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The Japanese had to do crafts after WWII? 2020/11/25 22:36
I heard from a famous Colombian historian, Diana Uribe, that the government ordered the Japanese to practice crafts with their families in order to keep their minds occupied, and lift their spirits, after their defeat. She used the expression "useless crafts" to explain the hidden value of this practices. (1) Did this really happen? (2) Can you please give me more details about it? (3) Can you also please help me find more information about this on the web? The following question is very important, (4) is the word "useless" or a synonym often used to refer to this historical episode? Finally, (5) was origami one of those crafts practiced due to the governments order?

Thank you in advance!
by Gerardo (guest)  

Re: The japanese had to do crafts after WWII? 2020/11/26 18:08
(1) Not that I recall of. The Japanese in general were kept quite occupied after the war. But even today, I believe it is common for doctors to make patients of mental illness do useless crafts to keep their minds occupied.

(5) Origami had been and still is a very common craft that any Japanese person would do, whether you're a toddler or an elderly. I am convinced that it is not only fun but also good for your mental and physical health. It can be useless or useful depending on what you are making.
by Uco rate this post as useful

Re: The japanese had to do crafts after WWII? 2020/11/28 07:53
Thank you for your answer Uco. So you where in Japan the years after WWII?

Diana Uribe talks about something different from what you're referring. The practice of this crafts would be part of a political and cultural project for the resurgence of Japan. I'll translate, from Spanish to English, excerpts from two webpages to give you a more detailed idea.

"The Japanese began to take advantage of the most adverse situation, the humiliation, the depression, the low self-esteem generated by the North American occupation.

On the one hand, the "mayoral incentives" for so-called "useless trades" began. In the prefectures of Kyoto and Nara, the two oldest and most traditional cities, the mayors promoted the production of crafts (origami and painted pottery)." From The Day After: The Reconstruction of Japan by Solusan.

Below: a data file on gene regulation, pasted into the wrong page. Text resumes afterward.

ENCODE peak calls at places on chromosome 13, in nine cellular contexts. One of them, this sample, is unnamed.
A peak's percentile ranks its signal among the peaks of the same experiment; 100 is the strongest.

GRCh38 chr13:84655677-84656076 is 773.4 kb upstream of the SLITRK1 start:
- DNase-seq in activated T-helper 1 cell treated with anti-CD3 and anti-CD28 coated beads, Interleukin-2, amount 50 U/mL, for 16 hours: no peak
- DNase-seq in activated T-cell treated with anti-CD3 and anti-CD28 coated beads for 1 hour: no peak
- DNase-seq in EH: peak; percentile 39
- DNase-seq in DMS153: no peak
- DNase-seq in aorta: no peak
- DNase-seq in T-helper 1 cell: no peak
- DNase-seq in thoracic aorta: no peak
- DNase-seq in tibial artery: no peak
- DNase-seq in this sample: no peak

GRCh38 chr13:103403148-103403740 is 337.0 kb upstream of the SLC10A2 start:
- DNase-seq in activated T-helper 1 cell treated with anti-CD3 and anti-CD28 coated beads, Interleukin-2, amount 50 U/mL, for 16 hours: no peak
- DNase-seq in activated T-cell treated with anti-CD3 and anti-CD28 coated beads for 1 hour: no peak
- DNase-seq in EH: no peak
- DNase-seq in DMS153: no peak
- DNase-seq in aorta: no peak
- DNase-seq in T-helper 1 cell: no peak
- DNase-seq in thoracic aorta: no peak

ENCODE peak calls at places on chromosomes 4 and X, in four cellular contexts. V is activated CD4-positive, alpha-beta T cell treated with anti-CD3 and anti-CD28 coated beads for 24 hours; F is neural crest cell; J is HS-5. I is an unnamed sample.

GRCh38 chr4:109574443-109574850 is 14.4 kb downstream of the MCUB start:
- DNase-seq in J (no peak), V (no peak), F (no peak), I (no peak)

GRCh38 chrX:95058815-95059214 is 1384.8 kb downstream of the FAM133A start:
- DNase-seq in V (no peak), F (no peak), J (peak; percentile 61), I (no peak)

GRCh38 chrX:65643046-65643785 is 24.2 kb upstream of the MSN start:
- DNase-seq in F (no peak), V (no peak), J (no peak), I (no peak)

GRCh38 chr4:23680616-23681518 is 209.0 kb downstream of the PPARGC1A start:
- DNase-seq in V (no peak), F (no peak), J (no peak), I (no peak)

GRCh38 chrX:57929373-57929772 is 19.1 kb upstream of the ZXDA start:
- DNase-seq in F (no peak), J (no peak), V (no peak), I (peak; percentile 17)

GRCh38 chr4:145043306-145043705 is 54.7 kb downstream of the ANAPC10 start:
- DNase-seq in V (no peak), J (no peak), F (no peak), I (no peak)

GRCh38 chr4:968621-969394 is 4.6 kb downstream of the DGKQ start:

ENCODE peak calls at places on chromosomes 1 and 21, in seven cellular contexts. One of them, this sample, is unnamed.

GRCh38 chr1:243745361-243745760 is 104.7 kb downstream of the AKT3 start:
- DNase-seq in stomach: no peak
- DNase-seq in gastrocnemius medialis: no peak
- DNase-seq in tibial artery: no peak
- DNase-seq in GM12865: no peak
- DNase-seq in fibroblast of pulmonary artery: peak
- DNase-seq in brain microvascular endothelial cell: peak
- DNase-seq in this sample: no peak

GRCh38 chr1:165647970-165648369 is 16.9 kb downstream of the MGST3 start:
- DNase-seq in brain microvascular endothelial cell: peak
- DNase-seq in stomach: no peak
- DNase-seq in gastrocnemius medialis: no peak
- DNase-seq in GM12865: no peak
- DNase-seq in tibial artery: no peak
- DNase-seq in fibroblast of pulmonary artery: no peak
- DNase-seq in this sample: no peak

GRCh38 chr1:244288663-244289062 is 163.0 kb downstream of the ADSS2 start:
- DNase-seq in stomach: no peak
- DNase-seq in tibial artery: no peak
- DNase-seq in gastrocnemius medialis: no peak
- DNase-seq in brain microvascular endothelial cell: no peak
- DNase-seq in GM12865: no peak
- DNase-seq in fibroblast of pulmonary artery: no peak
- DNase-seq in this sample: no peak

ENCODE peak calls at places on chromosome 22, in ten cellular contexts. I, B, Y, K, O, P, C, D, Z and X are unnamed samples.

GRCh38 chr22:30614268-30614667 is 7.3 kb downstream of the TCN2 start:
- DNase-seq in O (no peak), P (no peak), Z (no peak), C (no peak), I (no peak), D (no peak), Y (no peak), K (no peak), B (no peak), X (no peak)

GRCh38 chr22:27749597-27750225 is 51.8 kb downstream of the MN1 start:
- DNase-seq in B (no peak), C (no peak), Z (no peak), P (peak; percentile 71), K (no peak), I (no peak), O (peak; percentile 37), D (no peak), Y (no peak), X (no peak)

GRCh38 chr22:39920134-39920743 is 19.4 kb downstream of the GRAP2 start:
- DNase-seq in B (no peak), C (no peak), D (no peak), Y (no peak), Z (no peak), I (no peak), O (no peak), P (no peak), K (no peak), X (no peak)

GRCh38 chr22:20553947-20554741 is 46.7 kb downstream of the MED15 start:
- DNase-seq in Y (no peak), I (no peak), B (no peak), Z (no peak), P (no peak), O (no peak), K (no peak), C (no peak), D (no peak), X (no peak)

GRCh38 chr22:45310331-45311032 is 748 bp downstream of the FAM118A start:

"After the two nuclear bombs, first: the god emperor Hirohito ordered his people to live (despite the shame and disgrace they felt for the defeat). Second: The "Mayor's Office" offered "Incentives" from which the "useless trades" would derive, which consisted in making origami and crafts, but for what purpose? Maintaining the stimulation of the creative muscle and, according to the Buddhist doctrine, unemployment is a source of resentment and bitterness, feelings that they know are dangerous for a society undergoing reconstruction.

And although it is true that the handicrafts of those Japanese families were bought (for a small price), the purpose was actually to create a social network that would keep the spirit afloat, to generate a concept of unity and solidarity, of community, to strengthen the ties within the families so that they, and the State consequently, could be well." From On the Reconstruction of Japan and the Useless Trades: Parallels with COVID-19 by Gabriel Dary

Uco, and anyone else who can help me, did this really happen in Japan some time after WWII?
by Gerardo (guest) rate this post as useful

Re: The Japanese had to do crafts after WWII? 2020/11/29 01:01
Hi again,

I was born in Tokyo in 1961, so I've heard lots of first-hand post-war stories from my family, teachers and the media, but then I don't know much about Kyoto and Nara specifically.

But from your translation, it seems to me that the mayor's office (or it would be natural to assume that they were governors' offices) simply "encouraged" citizens to engage in things like origami, which is not surprising at all. You can't "order" citizens to do crafts, but you can tell them that it's better for their mental health to do certain things. You can also distribute pretty paper to citizens as well, so that they don't have to use old newspapers to do origami. In fact, however, multiple websites tell us that origami had been taught at schools for decades until the war ended.

Perhaps you'd like to inquire a library or history museum to see if they could lead you to a better source. I also came across a website of an origami museum which has a bilingual inquiry form:
by Uco rate this post as useful

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